‘Sonnet 140,’ also known as ‘Be wise as thou art cruel; do not press,’ contains the speaker’s threats towards the Dark Lady. He says he will expose her affairs and flirtatious behavior if she doesn’t change her ways.

Sonnet 139 by William Shakespeare

‘Sonnet 139,’ also known as ‘O, call not me to justify the wrong,’ expresses the speaker’s longing that the Dark Lady stop treating him so cruelly. By the end, he gives in and accepts his fate. 

Sonnet 138 by William Shakespeare

‘Sonnet 138,’ also known as ‘When my love swears that she is made of truth,’ is a poem about the lies at the heart of a relationship. It depicts the necessity of two lovers misleading one another. 

Sonnet 137 by William Shakespeare

‘Sonnet 137,’ also known as ‘Thou blind fool, Love, what dost thou to mine eyes,’ is about the speaker’s love for the Dark Lady. It condemns love for misleading the speaker about her.

Sonnet 136 by William Shakespeare

‘Sonnet 136,’ also known as ‘If thy soul check thee that I come so near,’ is one of the “Will” sonnets. It describes the speaker’s lust for the Dark Lady.

Sonnet 133 by William Shakespeare

‘Sonnet 133,’ also known as ‘Beshrew that heart that makes my heart to groan,’ is a poem about the speaker’s toxic relationship with the Dark Lady. He tries to find a way to improve his circumstances but admits he’s trapped.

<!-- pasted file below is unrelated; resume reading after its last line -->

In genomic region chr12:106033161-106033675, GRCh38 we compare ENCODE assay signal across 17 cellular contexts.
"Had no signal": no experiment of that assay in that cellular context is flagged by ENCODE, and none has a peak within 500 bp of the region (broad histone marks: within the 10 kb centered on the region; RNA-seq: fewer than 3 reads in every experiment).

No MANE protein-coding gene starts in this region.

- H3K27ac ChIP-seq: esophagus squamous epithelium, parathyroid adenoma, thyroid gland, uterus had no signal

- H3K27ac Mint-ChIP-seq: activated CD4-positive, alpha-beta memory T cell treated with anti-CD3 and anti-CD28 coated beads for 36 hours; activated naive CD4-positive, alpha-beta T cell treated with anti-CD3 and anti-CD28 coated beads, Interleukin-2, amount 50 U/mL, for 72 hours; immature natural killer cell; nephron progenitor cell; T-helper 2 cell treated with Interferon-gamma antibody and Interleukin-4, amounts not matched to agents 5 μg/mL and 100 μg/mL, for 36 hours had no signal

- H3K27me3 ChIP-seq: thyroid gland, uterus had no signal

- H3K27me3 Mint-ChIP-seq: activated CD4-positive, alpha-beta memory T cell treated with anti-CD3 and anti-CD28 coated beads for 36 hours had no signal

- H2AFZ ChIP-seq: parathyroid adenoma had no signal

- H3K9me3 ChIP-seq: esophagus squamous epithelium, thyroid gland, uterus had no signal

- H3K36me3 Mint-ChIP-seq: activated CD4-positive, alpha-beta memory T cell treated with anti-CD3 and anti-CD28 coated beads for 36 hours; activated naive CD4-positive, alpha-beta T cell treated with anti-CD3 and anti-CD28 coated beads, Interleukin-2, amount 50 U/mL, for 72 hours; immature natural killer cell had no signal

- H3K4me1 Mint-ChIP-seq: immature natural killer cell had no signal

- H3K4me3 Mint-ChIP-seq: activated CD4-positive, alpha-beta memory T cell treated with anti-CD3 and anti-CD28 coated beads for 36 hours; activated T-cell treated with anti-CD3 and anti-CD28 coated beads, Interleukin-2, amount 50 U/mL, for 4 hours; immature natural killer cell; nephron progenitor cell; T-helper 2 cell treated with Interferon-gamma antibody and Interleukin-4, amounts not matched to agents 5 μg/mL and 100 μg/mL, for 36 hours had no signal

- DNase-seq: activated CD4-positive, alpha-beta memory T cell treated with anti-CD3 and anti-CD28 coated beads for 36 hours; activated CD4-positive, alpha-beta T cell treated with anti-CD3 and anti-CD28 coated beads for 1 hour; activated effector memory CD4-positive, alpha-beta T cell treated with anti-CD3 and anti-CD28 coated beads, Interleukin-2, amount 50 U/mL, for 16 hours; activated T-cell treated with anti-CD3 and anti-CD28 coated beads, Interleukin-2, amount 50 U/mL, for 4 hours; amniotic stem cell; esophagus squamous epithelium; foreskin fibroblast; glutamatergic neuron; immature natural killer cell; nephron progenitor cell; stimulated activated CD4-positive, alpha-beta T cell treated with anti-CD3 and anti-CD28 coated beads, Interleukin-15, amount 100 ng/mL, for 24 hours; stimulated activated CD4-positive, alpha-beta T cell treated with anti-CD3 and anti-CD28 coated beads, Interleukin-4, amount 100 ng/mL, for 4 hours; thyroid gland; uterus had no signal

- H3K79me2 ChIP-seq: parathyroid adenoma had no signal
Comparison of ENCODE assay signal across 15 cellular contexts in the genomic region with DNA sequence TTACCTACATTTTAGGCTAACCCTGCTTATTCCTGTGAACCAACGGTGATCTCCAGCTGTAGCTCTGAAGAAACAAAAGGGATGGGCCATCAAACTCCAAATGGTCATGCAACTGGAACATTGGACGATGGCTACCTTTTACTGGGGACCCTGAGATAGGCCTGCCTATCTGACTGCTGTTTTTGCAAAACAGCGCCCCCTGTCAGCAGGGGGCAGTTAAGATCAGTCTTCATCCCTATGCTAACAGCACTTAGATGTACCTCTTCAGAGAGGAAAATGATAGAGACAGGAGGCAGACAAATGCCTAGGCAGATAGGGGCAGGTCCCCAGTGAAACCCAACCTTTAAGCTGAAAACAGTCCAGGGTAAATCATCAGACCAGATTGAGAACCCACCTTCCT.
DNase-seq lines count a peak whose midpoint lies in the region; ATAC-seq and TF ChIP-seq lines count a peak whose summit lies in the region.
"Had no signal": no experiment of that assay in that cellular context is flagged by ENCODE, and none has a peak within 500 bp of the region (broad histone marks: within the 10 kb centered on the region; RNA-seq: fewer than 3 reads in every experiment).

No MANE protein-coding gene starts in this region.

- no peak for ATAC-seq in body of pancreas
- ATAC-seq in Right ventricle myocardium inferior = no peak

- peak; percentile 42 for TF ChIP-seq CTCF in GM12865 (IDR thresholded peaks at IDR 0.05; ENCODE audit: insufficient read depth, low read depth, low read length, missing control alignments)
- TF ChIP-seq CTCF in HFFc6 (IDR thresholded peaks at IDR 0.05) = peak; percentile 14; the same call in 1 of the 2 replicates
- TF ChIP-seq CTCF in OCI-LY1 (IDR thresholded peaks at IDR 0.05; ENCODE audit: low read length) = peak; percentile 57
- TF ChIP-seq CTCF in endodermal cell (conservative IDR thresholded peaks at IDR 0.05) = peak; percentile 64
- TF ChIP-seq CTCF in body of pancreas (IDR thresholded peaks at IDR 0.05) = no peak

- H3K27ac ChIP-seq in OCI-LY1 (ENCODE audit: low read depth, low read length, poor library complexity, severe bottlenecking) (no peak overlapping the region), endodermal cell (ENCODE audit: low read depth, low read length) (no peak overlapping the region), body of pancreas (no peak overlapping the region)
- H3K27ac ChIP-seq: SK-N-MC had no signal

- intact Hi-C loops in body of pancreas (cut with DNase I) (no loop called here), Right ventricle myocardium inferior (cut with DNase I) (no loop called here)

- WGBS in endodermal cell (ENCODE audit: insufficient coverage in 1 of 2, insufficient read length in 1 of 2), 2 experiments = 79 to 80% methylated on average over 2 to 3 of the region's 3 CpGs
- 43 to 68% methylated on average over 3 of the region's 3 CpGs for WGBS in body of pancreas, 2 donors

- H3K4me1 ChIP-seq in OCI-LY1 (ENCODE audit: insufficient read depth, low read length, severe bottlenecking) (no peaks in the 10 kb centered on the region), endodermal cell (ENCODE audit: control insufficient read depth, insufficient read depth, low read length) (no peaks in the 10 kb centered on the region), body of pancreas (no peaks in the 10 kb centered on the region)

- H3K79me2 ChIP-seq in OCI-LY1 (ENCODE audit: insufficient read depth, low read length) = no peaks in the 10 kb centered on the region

Sonnet 135 by William Shakespeare

‘Sonnet 135,’ also known as ‘Whoever hath her wish, thou hast thy Will,’ is an unusual sonnet within Shakespeare’s oeuvre. It expresses the speaker’s desire to sleep with the Dark Lady and counted among her many lovers.

Sonnet 125 by William Shakespeare

‘Sonnet 125,’ also known as ‘Were’t ought to me I bore the canopy,’ is an expression of the speaker’s love for the Fair Youth. He declares the type of love he’s prepared to give and what he wants in return.

Sonnet 124 by William Shakespeare

‘Sonnet 124,’ also known as ‘If my dear love were but the child of state,’ is a poem about the speaker’s superior love. It has withstood a great deal and will last the test of time. 

Sonnet 120 by William Shakespeare

‘Sonnet 120,’ also known as ‘That you were once unkind befriends me now,’ is one of several sonnets the speaker spends apologizing for his infidelity. He hopes their sins will cancel one another out. 

Sonnet 121 by William Shakespeare

‘Sonnet 121,’ also known as ‘‘Tis better to be vile than vile esteemed,’ is a poem about corruption and honesty. The speaker declares his intolerance of hypocrites who try to judge him. 

Sonnet 118 by William Shakespeare

‘Sonnet 118,’ also known as ‘Like as, to make our appetites more keen,’ by William Shakespeare uses metaphors to depict the current state of the speaker and Fair Youth’s relationship.

Sonnet 123 by William Shakespeare

‘Sonnet 123,’ also known as ‘No, Time, thou shalt not boast that I do change,’ is a poem about time and change. The speaker asserts that time isn’t going to change him as it does others. 

Sonnet 122 by William Shakespeare

‘Sonnet 122,’ also known as ‘Thy gift, thy tables, are within my brain,’ explores the speaker’s rejection of a simple gift he received from the Youth. He explains it away through a return to his regular devoted attitude.